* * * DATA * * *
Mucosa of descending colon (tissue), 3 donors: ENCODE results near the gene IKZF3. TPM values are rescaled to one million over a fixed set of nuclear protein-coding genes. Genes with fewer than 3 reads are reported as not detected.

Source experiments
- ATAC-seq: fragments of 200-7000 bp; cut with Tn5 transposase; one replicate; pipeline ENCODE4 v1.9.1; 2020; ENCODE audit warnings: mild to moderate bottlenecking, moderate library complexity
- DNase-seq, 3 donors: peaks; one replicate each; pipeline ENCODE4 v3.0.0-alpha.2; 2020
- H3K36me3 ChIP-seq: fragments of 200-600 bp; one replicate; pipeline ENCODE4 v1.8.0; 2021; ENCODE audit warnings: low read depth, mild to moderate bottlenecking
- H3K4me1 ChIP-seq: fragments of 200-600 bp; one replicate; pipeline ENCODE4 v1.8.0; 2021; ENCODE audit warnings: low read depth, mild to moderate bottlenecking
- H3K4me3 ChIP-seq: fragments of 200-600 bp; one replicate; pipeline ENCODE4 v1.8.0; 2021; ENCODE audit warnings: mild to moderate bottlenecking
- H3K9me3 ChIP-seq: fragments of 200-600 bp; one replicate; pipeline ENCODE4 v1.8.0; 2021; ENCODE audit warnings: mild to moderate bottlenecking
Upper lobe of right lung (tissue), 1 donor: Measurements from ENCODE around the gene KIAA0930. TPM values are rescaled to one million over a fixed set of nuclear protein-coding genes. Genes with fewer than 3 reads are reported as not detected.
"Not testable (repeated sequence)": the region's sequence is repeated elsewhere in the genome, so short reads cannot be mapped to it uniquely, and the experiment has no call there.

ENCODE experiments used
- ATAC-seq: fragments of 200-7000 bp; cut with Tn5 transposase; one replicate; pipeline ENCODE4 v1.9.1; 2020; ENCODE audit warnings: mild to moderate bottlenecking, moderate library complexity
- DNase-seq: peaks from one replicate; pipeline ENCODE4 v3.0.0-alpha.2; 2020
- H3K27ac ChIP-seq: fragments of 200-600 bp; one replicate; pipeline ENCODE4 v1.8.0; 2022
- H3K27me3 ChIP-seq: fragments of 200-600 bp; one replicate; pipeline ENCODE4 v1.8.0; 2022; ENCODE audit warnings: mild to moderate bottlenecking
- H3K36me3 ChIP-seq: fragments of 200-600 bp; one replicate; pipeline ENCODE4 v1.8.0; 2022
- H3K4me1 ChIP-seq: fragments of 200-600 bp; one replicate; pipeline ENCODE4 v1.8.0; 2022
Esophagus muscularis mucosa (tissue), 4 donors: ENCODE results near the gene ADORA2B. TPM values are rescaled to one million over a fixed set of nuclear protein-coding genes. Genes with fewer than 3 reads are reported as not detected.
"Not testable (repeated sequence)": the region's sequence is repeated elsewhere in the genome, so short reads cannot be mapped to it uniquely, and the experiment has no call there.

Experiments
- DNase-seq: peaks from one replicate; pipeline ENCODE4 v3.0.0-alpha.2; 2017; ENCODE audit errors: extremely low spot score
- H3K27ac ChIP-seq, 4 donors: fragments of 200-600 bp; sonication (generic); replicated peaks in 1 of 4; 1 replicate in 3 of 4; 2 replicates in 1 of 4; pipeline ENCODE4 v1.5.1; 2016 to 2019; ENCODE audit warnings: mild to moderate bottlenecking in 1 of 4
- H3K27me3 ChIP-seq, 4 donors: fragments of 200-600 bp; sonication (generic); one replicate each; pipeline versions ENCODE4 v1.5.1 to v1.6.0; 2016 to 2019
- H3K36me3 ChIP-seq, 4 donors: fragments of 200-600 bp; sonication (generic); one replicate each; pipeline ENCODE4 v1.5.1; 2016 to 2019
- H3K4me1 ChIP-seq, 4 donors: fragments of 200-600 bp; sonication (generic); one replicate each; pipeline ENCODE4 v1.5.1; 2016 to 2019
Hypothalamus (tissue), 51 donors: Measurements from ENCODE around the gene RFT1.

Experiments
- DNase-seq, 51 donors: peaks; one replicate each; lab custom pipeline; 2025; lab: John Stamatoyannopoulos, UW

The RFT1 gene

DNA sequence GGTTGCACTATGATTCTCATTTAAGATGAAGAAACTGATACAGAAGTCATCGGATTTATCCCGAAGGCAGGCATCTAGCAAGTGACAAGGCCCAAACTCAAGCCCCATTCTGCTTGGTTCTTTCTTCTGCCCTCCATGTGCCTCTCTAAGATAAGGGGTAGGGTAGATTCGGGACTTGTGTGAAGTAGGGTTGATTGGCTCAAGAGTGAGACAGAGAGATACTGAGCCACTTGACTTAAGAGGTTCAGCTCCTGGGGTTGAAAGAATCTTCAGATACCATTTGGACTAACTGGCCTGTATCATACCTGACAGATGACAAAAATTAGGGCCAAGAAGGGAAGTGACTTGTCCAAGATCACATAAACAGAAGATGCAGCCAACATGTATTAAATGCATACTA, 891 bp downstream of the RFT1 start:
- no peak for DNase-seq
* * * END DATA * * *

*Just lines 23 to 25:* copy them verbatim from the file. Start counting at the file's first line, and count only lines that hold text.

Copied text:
- H3K27me3 ChIP-seq, 4 donors: fragments of 200-600 bp; sonication (generic); one replicate each; pipeline versions ENCODE4 v1.5.1 to v1.6.0; 2016 to 2019
- H3K36me3 ChIP-seq, 4 donors: fragments of 200-600 bp; sonication (generic); one replicate each; pipeline ENCODE4 v1.5.1; 2016 to 2019
- H3K4me1 ChIP-seq, 4 donors: fragments of 200-600 bp; sonication (generic); one replicate each; pipeline ENCODE4 v1.5.1; 2016 to 2019